I like roguelikes, don't get me wrong. I like the replayability that comes from their procedurally-generated structure, and I enjoy the challenge. I'm having a ton of fun right now with Rust Bucket [Free] from Nitrome, for example. But sometimes I think there's a value that comes from level design, of having an experience that was deliberately designed by someone. Thus, while Into the Dim [Free] looked like a roguelike, and has some of the hallmarks such as the turn-by-turn basis and the bumping into enemies to attack them, the game's fixed nature helps make it stand out among a sea of roguelike dungeon crawlers...

Nitrome's Rust Bucket [Free] is a really fun turn-based roguelike, it's just not quite complete yet. Sometimes it's unfair to compare one game to another, but comparing Rust Bucket to Ending [$1.99] is a totally fair comparison because the designer of both games is Aaron Steed, who also worked on Turnament for Nitrome. So, what you're getting is a game that's an evolution and refinement on those games' formulas. Standard turn-based roguelike rules are in play here: you move one square at a time, then all the enemies take their turns, all according to various predictable rules. The challenge comes in when you're trying to survive among several groups of enemies, where one hit kills you. It's tough but fair...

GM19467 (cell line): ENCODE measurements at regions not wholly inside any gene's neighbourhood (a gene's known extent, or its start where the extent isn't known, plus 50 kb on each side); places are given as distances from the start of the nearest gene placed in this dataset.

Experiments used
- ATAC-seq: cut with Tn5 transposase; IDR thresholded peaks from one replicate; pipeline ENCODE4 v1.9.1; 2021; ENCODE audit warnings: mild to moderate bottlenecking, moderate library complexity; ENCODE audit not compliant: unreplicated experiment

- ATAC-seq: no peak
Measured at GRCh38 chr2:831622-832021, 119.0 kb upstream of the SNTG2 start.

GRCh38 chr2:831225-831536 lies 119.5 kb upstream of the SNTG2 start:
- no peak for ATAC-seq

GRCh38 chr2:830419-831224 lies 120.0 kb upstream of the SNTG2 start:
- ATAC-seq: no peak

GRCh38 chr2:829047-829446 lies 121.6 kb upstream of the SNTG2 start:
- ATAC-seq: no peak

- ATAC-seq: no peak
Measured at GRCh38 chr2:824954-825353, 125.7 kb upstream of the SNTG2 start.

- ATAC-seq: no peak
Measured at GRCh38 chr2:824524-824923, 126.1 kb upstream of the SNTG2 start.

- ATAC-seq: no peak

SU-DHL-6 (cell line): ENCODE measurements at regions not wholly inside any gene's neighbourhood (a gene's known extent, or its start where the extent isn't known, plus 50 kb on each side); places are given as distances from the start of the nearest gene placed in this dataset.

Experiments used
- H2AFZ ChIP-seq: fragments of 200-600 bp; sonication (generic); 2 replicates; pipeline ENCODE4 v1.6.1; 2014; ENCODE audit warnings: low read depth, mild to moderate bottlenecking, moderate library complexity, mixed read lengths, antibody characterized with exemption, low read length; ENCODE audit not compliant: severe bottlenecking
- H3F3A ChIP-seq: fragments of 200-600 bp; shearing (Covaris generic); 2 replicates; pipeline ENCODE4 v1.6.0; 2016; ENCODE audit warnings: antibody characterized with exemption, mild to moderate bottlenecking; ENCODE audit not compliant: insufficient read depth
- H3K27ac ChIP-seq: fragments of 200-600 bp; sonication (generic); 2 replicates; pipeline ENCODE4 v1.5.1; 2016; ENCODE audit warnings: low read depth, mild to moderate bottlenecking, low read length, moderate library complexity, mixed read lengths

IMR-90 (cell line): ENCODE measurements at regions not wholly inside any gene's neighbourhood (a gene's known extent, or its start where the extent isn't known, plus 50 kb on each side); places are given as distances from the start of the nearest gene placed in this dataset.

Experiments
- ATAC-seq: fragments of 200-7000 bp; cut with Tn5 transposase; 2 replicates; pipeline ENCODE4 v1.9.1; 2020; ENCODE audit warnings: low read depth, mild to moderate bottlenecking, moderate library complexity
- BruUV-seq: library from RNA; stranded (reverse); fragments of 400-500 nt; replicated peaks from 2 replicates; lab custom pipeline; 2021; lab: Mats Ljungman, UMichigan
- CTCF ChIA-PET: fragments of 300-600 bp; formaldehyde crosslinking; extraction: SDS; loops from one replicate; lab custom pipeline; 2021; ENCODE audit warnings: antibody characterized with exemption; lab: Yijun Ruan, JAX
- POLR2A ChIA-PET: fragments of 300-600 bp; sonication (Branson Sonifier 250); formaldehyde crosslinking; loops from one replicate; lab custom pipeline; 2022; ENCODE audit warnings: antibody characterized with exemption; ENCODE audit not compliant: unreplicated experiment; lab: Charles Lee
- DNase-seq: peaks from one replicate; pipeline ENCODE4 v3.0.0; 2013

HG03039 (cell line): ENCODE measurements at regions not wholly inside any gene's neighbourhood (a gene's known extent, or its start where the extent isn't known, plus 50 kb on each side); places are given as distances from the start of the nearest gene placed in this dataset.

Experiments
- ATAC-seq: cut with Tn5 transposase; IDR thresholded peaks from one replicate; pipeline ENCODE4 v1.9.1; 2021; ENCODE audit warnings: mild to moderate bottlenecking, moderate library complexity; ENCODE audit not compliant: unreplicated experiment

There's something to be said about striking the cultural zeitgeist at the right time. Power Hover [$0.99] drops right when people are getting into hoverboards, what with the fascination over this being the year that Back to the Future Part 2 took place in, and those little scooter things that are called hoverboards despite not actually hovering. But I guess they have no better name. Point is, hoverboards are blowing up. Literally. And Power Hover is here to be an entertaining game where you race through deserts, on the ocean, and through tubes, on a hoverboard. It's solid if not amazing, but fun for the time you'll sink into it...

The Gamevice for iPhone, rolling out to retail now, is a device that's both very functional, even showing some improvements on the earlier release of the model for the iPad Mini. It's a great controller, and its folding design makes it extremely portable. But it's held back in part by its high price, and by several functional trade-offs mandated by Apple requirements, not to mention the non-working Handoff functionality. It's a tough sell for the general consumer, but the Gamevice for iPhone is a solid controller if you're in for the $99.99 price, and you know exactly what you're getting...

Rayman is one of those franchises that always lights my face up when I play it. Despite my issues with a few of the older games, the newer generation of titles have been nothing short of amazing, and I'm including both mobile runners in that conversation. Rayman Jungle Run [$2.99] and Rayman Fiesta Run [$2.99] were excellent translations of the formula to the mobile platform, and although they're technically runners, they operate more like a platformer hybrid, and don't sacrifice any of the quality that the series is known for. Rayman Adventures [Free] is more of the same in that regard, with several holdups inherently related to its free-to-play nature...